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21st Oct 2017

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EU to tighten privacy rules on air passenger data

  • Flying to the US, Canada or Australia also means handing out your personal data (Photo: Plasmastik)

The EU commission wants to strengthen privacy rules for the sharing of personal data of air travellers to the US, Australia and Canada and to limit the use of the data strictly to fighting terrorism and serious organised crime.

"We need to have coherence between the usefullness of collecting this data in the fight against terrorism and organised crime, but carriers and passengers need legal clarity and high levels of data protection," home affairs commissioner Cecilia Malmstrom said Tuesday (21 September) during a press conference in Strasbourg.

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Three new agreements are set to be negotiated with the US, Canada and Australia, to replace existing ones which the European Parliament has deemed to have too few privacy safeguards.

Currently all passenger data, including personal addresses, passport numbers, credit card data, gender and age are automatically transmitted to the law enforcement agencies in those countries and can be used in the fight against terrorism and organised crime.

The agreement with the US is particularly controversial, since it was negotiated under the George W. Bush administration with a broad range of applications, replacing another one which was struck down by the European Court of Justice for lacking an appropriate legal base.

The commission proposals, which include a set of common principles for any future Passenger Name Record (PNR) deals with other countries, are a compromise formula with the European Parliament, which gained the power to strike down such international agreements with the Lisbon Treaty.

It already did so in February, with another sensitive data transfer deal for anti-terrorism purposes – the so-called Swift agreement. Faced with a "security gap" as EU banking data stopped flowing, the US and member states put the EU commission under pressure to quickly negotiate a new deal, which was approved by the legislature and came into force on 1 August.

The PNR deal is not "under deadline" as the Swift one was, one EU official told this website, but some lessons have been learned both in Washington and EU capitals as to what the European Parliament can do if its requests are ignored.

"The principles reflect very much the resolution adopted by the parliament in May calling for increased privacy, monitoring and safeguards," Ms Malmstrom said. She will "work as closely as possible" with the EU legislature in the negotiations on the new agreements, she added.

The commission explained that other countries are setting up PNR systems and that Japan has already requested a similar deal with the EU, which made it necessary to have a "common set of norms and standards" before engaging in any new negotiations.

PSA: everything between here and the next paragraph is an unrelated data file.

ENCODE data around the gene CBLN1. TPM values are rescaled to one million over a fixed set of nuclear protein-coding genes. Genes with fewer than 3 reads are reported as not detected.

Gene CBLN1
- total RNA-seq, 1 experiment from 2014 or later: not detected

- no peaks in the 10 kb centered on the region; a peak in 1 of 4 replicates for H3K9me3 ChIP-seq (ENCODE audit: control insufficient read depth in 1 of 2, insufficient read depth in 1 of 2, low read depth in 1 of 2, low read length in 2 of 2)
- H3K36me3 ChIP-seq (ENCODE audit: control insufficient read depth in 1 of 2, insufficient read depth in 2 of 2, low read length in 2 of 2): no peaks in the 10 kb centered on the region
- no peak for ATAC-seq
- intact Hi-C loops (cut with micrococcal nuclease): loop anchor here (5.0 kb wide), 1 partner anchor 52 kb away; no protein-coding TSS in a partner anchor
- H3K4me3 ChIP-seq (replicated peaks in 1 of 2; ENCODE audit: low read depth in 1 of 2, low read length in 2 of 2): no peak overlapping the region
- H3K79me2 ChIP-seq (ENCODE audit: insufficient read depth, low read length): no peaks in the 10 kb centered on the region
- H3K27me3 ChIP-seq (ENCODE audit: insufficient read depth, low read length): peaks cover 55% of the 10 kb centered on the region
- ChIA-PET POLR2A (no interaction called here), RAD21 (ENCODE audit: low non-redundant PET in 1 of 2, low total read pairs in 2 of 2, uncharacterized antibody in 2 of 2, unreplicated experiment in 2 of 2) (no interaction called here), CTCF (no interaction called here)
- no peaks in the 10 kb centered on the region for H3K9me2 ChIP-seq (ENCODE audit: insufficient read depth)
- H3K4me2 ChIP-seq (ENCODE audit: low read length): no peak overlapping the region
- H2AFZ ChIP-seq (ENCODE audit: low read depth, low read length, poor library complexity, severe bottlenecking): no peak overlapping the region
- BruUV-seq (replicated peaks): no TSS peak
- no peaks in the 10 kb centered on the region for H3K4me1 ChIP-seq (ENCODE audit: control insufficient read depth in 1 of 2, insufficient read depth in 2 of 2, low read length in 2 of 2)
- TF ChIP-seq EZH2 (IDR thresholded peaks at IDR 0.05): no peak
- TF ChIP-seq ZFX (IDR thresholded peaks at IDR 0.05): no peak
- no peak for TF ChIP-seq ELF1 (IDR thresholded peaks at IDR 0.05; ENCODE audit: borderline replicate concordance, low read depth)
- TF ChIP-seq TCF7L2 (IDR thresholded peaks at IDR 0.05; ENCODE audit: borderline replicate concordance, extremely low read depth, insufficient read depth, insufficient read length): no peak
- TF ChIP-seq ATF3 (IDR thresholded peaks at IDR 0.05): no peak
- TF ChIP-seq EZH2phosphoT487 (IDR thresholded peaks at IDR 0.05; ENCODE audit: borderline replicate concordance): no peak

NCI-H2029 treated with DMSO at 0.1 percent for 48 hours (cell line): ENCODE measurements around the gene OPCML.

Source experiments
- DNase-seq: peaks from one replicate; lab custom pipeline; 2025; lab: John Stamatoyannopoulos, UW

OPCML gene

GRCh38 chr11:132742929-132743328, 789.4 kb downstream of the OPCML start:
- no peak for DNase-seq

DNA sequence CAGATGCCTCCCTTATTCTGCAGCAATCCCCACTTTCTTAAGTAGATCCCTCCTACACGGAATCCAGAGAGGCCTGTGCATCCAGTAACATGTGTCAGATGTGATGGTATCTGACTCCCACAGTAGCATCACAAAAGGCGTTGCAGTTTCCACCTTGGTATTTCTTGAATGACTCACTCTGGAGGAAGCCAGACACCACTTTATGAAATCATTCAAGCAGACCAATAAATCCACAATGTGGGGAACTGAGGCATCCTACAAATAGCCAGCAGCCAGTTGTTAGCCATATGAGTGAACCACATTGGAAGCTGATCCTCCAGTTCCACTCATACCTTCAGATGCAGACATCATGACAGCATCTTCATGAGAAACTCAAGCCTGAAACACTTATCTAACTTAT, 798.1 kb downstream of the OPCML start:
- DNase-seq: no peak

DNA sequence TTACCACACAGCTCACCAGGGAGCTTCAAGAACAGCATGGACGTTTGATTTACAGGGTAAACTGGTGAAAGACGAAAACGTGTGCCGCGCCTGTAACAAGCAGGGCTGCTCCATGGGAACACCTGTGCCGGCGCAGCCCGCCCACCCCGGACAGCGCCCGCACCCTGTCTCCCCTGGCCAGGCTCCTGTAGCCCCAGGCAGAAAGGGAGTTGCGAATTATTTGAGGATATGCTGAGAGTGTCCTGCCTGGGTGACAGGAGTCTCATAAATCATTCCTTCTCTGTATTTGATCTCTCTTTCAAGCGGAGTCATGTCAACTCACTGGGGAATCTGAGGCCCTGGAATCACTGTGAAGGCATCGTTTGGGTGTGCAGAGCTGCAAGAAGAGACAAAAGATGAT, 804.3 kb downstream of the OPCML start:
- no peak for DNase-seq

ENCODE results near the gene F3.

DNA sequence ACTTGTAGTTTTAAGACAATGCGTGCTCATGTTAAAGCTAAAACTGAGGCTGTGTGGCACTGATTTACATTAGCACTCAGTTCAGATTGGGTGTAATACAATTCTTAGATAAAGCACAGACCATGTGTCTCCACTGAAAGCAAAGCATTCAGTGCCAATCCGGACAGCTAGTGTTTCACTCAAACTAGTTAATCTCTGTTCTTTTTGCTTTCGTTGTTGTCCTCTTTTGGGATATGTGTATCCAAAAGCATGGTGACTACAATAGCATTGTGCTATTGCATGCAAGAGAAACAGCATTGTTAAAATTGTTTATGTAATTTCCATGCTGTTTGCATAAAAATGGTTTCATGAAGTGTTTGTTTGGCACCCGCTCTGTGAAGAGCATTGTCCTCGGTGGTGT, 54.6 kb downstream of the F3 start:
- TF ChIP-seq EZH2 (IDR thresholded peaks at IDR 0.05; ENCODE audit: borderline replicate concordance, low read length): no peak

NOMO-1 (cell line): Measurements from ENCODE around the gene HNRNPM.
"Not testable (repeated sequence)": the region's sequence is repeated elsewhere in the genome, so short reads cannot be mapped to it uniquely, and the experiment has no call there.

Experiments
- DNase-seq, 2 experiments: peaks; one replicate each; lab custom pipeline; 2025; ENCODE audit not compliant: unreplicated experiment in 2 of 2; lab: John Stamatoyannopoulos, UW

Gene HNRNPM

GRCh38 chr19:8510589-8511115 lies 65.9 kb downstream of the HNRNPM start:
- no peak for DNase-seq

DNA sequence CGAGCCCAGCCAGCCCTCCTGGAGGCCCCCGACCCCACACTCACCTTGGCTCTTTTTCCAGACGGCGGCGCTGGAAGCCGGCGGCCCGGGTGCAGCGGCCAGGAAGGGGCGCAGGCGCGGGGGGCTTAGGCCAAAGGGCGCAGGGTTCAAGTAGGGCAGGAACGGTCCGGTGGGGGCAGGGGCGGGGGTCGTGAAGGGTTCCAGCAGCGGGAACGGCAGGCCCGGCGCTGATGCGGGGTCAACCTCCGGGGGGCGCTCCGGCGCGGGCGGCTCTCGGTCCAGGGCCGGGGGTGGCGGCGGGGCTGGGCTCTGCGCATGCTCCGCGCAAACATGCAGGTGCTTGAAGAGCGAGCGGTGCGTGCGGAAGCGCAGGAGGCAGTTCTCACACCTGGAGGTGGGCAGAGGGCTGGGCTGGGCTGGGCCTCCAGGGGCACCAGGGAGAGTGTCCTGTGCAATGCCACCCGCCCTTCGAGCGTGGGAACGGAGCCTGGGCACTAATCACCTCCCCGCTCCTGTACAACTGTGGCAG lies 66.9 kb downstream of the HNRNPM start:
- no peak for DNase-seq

Agreements will be concluded "only with countries which have high levels of data protection in line with EU standards," she said.

Sensitive data, such as religious beliefs – revealed by meal preferences – or health condition should be given "only in very exceptional circumstances," while all the other categories "must be limited to minimum and clearly listed."

Passengers will have to be informed about the processing of their data and have the right to see and correct it, as well as have ways of redress in case of wrongdoing.

No automatic profiling will be allowed and an oversight of an independent authority will be required for the entire program.

"PNR transfers have been going on for 60 years, carriers are obliged to do it, otherwise thay can't land. But we want legal clarity for passengers and to embed it with as many data protection provisions as possible," the Swedish commissioner said.

Dutch Liberal MEP Sophie In't Veld, responsible with drafting the position of the Parliament when the new agreements will be concluded said she was "cautiously positive" about the proposals.

"The commission has listened to the European Parliament and taken onboard many of our concerns. But let's see how much of that is adopted and flows into the end agreement," she told this website.

One issue that was still contentious, in the Dutch politician's view, was that the "justification is still weak."

"The commission works under assumption that mass collection of PNR data is necessary. I have not seen any data that proves this is the case," she said.

Seen from the US side, the PNR agreement is a useful tool in fighting terrorism and crime, "with no identified incidents of the US government misusing that data," a source from US mission in Brussels told EUobserver.

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